DA: When a person is teaching in a regular setting, like a high school, they’re not necessarily aware of how high the stakes are for the future of young people because they’re just assuming that everything is going to turn out ok. But teaching in prison and seeing what things are really like if they go wrong for students can add a sense of urgency to making sure that the curriculum is relevant, that you’re paying attention to kids, and that the punitive processes that are in place don’t take kids away. The teachers that I know who teach in urban high schools know that theoretically, but I think when you come face-to-face with people who have been incarcerated as adolescents, it becomes even more clear.”
LW: How does your experience teaching in jails influence your teaching at Carleton?
DA: I want my Carleton students to realize what a privileged space they’re occupying. Even though it’s hard, going to a highly ranked liberal arts college with high expectations is really a privilege and a privilege of freedom. Many of the Carleton students I’m working with have every possibility available to them—nothing has been taken off the table, whereas when I’m working with incarcerated people—everything has been taken off the table. That makes me think about the future of Carleton students in a slightly different way.
In the end, though, it’s not really that different; that’s the striking thing about it. The students in both places are devoted to learning, are really respectful, are grateful for their learning opportunities and really want to get the most out of their experiences. So, ironically, even though they seem like they’d be really different in the end, in terms of the classroom and my relationship to the students, they’re not really that different.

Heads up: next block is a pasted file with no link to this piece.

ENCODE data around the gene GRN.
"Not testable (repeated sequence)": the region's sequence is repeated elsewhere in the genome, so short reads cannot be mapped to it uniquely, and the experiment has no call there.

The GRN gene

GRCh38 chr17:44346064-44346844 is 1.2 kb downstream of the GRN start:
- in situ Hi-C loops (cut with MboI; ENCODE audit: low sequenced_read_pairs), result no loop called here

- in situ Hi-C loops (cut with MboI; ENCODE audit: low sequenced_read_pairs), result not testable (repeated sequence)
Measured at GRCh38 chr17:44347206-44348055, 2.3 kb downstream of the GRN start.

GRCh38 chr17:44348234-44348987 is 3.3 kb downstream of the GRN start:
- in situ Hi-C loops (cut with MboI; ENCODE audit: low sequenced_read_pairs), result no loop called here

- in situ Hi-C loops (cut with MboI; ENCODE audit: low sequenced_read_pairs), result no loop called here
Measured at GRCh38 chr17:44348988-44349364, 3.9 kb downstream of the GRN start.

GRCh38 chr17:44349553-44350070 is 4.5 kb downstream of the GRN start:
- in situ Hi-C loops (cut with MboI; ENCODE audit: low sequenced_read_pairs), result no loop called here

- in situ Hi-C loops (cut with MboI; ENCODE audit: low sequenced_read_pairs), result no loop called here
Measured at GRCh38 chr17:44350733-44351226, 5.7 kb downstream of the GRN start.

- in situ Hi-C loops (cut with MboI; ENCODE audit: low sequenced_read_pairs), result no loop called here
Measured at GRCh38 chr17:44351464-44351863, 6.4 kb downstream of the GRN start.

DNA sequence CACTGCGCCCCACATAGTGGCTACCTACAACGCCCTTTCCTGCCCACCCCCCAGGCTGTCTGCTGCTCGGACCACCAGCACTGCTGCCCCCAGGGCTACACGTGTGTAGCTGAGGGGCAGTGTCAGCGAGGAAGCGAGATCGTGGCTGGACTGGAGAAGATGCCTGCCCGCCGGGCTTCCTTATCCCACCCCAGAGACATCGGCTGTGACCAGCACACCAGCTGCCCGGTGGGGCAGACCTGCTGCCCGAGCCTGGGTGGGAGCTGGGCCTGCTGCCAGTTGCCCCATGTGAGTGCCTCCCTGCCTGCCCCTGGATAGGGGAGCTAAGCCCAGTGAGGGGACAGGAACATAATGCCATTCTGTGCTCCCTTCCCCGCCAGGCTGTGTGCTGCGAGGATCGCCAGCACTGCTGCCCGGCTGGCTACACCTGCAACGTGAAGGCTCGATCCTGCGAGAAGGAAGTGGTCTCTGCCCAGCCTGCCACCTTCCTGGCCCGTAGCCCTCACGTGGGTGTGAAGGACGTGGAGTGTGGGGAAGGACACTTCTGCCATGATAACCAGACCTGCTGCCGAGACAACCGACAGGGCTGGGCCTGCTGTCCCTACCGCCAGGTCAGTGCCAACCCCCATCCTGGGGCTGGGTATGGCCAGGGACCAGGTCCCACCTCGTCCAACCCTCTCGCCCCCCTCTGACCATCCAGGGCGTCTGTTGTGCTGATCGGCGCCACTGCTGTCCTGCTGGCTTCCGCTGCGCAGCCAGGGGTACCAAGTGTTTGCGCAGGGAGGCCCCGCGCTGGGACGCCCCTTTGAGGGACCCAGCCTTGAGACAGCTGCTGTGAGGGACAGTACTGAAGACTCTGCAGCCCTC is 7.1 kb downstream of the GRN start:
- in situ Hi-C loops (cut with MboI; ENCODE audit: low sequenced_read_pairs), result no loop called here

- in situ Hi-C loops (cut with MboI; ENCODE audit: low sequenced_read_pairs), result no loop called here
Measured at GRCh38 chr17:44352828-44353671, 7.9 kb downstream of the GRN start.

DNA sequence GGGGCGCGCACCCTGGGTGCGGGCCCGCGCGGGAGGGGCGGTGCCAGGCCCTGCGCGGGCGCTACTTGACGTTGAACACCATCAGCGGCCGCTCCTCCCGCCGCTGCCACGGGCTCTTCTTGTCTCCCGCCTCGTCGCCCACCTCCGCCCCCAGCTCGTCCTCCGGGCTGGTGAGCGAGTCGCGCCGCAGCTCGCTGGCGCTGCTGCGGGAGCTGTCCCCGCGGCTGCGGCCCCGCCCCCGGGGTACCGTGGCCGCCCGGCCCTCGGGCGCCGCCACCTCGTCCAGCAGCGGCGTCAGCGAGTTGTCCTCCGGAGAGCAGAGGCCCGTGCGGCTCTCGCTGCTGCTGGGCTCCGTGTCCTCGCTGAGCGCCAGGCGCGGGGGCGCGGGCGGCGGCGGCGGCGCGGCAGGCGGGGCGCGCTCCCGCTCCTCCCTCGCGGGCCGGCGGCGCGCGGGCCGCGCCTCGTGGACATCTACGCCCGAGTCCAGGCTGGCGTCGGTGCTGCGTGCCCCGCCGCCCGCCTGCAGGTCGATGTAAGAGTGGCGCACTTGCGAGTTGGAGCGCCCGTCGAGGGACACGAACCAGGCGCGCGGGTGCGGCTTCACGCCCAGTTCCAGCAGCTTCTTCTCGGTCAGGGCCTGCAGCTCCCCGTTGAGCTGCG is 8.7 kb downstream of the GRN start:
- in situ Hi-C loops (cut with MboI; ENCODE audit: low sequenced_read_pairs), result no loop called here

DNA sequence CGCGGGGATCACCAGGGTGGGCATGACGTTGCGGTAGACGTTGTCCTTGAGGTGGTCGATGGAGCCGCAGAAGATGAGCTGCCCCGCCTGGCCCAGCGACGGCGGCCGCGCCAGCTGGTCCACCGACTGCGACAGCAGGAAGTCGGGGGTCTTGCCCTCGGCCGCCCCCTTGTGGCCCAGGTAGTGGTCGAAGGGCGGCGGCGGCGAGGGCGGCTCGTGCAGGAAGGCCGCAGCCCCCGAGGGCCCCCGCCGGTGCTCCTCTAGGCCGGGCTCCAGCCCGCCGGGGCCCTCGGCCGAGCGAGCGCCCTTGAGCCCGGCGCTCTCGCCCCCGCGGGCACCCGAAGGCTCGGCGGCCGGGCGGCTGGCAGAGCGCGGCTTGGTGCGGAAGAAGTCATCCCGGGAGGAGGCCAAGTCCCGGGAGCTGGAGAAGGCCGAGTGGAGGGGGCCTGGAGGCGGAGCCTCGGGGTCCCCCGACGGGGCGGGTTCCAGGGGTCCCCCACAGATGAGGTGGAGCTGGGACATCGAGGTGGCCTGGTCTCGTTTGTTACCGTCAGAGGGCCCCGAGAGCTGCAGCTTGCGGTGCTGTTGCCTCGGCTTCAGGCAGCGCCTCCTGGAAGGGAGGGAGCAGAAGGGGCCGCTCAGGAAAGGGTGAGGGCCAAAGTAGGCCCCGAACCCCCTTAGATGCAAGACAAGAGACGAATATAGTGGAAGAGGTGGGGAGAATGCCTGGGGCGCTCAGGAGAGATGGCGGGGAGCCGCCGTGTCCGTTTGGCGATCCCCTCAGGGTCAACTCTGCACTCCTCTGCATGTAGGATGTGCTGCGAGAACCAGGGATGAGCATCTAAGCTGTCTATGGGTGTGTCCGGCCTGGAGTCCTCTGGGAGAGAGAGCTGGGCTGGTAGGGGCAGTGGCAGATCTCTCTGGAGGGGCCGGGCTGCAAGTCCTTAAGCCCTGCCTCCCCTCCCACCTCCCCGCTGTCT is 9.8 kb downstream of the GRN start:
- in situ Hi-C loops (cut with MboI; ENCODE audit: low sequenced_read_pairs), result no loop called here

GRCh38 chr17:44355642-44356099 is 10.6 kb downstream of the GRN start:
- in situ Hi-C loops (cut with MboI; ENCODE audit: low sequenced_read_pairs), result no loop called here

LW: You write, “The culture of surveillance invades the culture of the prison classroom and seriously limits the degree to which truly productive student-teacher relationships can be formed.” How would you like to see prison rules around surveillance and education change?
DA: I think there should be more access to teachers being able to bring in materials. I can’t bring in DVDs because they think that I might use them to smuggle drugs or something. I can’t bring in an infinite number of books. The students can’t avail themselves of online resources. So, things are much more restricted in terms of the kind of access they have. I can’t interact with students outside of class time. There’s no such thing as office hours or giving students the extra help or support that they might need. I think that that could be relaxed a little bit.
LW: What has been the most challenging part of writing and publishing this book? The most rewarding?
DA: I didn’t want to make myself the center of the story. I didn’t want it to be a hero narrative where it’s about some do-good white woman who goes into the prison and then focuses on me and my efforts. I had to balance how much of me was going to be in the book, and then I had to try to write about the students in a way that was fair and honors who they are. I’ve been really lucky that the incarcerated men that I’ve written about—those who have been able to let me know what they think—appreciated the characterization of themselves, and thought that it was fair.
In terms of what’s been the most rewarding, is just introducing other people to the students who would never meet each other in a million years. In general, the response to the book has been really positive. People have liked it and they have found it’s easy to read and accessible, because I didn’t want to write another academic book that only two people would read. I’ve been really happy with the reception so far.